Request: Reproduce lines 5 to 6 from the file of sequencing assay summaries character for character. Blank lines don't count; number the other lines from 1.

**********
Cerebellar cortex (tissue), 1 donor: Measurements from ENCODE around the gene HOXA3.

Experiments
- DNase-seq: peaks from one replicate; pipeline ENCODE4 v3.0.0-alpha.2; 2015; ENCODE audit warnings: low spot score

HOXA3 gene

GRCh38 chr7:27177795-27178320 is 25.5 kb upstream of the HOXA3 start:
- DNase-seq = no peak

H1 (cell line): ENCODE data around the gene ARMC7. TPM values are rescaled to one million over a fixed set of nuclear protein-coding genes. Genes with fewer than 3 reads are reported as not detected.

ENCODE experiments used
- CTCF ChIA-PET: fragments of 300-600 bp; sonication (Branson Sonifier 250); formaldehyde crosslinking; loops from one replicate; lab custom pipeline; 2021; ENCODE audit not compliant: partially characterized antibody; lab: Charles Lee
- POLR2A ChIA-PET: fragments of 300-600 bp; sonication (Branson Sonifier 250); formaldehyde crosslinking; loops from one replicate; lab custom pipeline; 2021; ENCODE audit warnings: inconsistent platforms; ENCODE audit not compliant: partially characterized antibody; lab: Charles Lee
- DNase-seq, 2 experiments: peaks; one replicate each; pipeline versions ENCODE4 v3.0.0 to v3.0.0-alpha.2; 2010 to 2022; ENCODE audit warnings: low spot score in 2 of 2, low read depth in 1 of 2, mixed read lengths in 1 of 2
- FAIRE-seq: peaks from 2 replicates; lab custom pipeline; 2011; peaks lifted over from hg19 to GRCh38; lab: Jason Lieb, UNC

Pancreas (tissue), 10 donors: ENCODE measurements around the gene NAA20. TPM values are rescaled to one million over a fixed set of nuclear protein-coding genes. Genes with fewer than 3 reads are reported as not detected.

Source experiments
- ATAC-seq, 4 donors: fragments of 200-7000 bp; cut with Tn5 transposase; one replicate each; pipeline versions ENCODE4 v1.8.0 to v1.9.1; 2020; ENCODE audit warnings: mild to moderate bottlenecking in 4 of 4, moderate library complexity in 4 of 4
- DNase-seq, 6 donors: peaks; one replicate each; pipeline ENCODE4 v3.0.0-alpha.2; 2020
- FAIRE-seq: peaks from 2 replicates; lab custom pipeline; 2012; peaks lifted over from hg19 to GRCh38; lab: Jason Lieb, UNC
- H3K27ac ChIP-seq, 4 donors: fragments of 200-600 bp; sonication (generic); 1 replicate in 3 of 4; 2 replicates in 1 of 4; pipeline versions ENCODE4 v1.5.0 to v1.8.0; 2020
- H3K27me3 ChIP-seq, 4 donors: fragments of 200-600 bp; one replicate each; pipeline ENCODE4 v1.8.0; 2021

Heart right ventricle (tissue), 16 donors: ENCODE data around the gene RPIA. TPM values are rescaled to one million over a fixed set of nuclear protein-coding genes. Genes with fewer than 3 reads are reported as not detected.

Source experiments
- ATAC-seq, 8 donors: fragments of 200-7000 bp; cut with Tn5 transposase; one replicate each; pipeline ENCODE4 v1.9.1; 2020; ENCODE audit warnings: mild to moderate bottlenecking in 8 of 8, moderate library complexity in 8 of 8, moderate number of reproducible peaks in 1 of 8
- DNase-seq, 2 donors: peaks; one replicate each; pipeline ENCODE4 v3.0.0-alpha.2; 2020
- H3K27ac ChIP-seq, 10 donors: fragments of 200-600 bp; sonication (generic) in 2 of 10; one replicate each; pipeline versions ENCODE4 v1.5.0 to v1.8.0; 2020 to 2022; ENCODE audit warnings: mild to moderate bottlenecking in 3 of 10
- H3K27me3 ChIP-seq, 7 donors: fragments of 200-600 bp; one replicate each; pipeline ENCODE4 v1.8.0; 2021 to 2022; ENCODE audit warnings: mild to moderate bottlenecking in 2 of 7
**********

GRCh38 chr7:27177795-27178320 is 25.5 kb upstream of the HOXA3 start:
- DNase-seq = no peak